NASA has captured a phenomenon in space that has eluded humanity for centuries — an “interplanetary shock.”
Four spacecraft from the space agency, which are part of the Magnetospheric Multiscale mission (MMS) that launched in 2015, managed to get a view of the event in January 2018. The craft were just 12 miles away from one another, which made seeing the spectacle possible.
“MMS was able to measure the shock thanks to its unprecedentedly fast and high-resolution instruments. One of the instruments aboard MMS is the Fast Plasma Investigation,” the space agency said in a statement on its website. “This suite of instruments can measure ions and electrons around the spacecraft at up to 6 times per second. Since the speeding shock waves can pass the spacecraft in just half a second, this high-speed sampling is essential to catching the shock.”
NASA continued: “Looking at the data from Jan. 8, the scientists noticed a clump of ions from the solar wind. Shortly after, they saw a second clump of ions, created by ions already in the area that had bounced off the shock as it passed by. Analyzing this second population, the scientists found evidence to support a theory of energy transfer first posed in the 1980s.”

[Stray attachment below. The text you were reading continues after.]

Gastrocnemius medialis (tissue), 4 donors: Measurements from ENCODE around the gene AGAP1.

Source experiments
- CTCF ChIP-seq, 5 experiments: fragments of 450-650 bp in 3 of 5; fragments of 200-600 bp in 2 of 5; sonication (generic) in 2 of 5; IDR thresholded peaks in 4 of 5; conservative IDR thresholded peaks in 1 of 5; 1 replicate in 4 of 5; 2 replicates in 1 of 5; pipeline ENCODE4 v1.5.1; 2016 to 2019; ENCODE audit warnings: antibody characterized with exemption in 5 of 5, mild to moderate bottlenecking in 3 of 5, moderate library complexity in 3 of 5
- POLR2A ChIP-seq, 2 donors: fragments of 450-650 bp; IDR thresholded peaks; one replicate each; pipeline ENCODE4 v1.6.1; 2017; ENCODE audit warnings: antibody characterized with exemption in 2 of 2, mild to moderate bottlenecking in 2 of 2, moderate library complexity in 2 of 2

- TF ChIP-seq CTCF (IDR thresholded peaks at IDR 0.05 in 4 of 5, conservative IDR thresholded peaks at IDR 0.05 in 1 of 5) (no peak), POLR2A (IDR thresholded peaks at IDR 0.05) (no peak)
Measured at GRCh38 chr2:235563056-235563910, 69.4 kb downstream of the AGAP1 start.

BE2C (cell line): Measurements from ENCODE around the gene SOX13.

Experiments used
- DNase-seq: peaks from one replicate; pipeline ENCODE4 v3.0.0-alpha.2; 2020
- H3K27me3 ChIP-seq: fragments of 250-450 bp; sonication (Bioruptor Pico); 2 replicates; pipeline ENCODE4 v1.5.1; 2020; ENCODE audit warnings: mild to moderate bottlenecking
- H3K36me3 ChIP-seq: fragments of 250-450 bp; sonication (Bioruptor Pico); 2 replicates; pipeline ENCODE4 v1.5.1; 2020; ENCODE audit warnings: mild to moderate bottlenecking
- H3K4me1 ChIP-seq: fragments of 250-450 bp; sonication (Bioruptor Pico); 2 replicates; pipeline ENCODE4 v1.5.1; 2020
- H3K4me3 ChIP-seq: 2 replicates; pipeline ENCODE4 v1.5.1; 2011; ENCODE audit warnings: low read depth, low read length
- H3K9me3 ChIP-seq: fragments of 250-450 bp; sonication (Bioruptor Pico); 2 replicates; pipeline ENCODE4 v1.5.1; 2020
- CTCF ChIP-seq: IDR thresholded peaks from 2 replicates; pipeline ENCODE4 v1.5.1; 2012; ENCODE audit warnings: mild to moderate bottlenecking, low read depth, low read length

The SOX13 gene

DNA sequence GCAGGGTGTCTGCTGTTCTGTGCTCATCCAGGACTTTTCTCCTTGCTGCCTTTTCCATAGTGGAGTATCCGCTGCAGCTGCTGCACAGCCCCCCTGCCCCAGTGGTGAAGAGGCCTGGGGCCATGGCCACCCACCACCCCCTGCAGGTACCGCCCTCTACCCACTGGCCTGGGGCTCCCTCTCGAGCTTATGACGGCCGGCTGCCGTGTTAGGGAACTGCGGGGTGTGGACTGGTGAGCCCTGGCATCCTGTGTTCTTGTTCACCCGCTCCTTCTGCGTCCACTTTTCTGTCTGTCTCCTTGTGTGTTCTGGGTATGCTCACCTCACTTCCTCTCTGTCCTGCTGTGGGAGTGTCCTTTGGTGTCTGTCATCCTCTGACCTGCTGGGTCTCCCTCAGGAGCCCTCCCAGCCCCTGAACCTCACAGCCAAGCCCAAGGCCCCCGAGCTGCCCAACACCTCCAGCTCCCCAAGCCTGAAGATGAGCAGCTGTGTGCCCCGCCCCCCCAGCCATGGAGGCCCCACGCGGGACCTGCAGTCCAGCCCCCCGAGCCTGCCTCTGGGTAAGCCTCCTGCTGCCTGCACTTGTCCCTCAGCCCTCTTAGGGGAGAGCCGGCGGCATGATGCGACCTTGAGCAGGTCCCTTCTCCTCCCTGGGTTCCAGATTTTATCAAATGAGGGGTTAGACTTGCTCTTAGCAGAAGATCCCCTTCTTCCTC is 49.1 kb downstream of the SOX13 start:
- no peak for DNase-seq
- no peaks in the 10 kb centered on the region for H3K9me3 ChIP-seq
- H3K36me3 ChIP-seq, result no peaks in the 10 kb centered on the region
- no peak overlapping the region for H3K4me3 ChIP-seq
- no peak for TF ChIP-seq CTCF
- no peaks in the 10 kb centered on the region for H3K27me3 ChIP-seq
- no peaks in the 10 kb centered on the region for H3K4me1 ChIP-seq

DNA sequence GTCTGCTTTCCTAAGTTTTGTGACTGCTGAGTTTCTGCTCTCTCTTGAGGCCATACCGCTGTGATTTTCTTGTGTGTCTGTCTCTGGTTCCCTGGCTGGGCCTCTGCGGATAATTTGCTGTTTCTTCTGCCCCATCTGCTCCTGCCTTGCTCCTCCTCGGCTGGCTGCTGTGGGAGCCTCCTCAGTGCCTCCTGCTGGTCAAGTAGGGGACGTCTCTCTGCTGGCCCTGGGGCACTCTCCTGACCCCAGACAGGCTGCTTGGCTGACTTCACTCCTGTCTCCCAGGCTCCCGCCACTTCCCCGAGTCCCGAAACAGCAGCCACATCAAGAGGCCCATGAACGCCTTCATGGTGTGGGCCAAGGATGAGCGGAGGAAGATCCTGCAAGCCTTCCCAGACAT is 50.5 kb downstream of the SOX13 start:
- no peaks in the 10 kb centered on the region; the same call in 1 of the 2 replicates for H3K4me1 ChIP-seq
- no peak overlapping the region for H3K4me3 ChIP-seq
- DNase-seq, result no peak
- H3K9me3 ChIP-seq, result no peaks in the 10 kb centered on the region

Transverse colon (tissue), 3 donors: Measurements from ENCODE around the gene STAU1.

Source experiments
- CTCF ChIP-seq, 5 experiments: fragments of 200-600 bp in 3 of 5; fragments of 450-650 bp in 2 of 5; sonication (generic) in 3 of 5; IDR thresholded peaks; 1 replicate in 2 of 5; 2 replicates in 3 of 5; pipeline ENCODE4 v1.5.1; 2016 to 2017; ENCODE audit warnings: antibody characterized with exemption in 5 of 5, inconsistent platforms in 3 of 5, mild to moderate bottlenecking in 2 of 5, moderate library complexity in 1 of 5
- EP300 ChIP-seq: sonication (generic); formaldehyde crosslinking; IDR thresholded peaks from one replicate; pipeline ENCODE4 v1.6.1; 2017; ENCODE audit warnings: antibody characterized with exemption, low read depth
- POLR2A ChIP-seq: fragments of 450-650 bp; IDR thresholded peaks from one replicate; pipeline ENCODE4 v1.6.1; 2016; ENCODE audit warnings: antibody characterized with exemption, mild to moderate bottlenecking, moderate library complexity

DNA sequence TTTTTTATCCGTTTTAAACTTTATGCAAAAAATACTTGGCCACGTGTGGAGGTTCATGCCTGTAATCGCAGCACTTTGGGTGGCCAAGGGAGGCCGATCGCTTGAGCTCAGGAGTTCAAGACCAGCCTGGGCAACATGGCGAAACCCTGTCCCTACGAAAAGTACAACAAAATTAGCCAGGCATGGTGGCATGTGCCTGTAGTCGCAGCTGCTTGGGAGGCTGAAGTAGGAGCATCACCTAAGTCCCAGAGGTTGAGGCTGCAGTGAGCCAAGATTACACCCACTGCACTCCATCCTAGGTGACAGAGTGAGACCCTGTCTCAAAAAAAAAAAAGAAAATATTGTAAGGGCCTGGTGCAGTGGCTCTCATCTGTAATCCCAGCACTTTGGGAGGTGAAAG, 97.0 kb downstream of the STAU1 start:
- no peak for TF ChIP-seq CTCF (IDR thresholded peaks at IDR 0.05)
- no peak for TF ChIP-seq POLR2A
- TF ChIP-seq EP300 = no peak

An interplanetary shock, which emanates from the Sun, is a type of “collisionless shock,” where particles transfer energy through electromagnetic fields as opposed to bouncing into one another, NASA added.
“These collisionless shocks are a phenomenon found throughout the universe, including in supernovae, black holes and distant stars. MMS studies collisionless shocks around Earth to gain a greater understanding of shocks across the universe,” the space agency continued.
The researchers behind the observation hope that additional instances are spotted by the MMS that will give them more detailed looks at these interplanetary shocks.
NASA has released a video describing the charged particles, also known as the solar wind, in greater detail.
The research describing the find was published in the journal JGR Space Physics.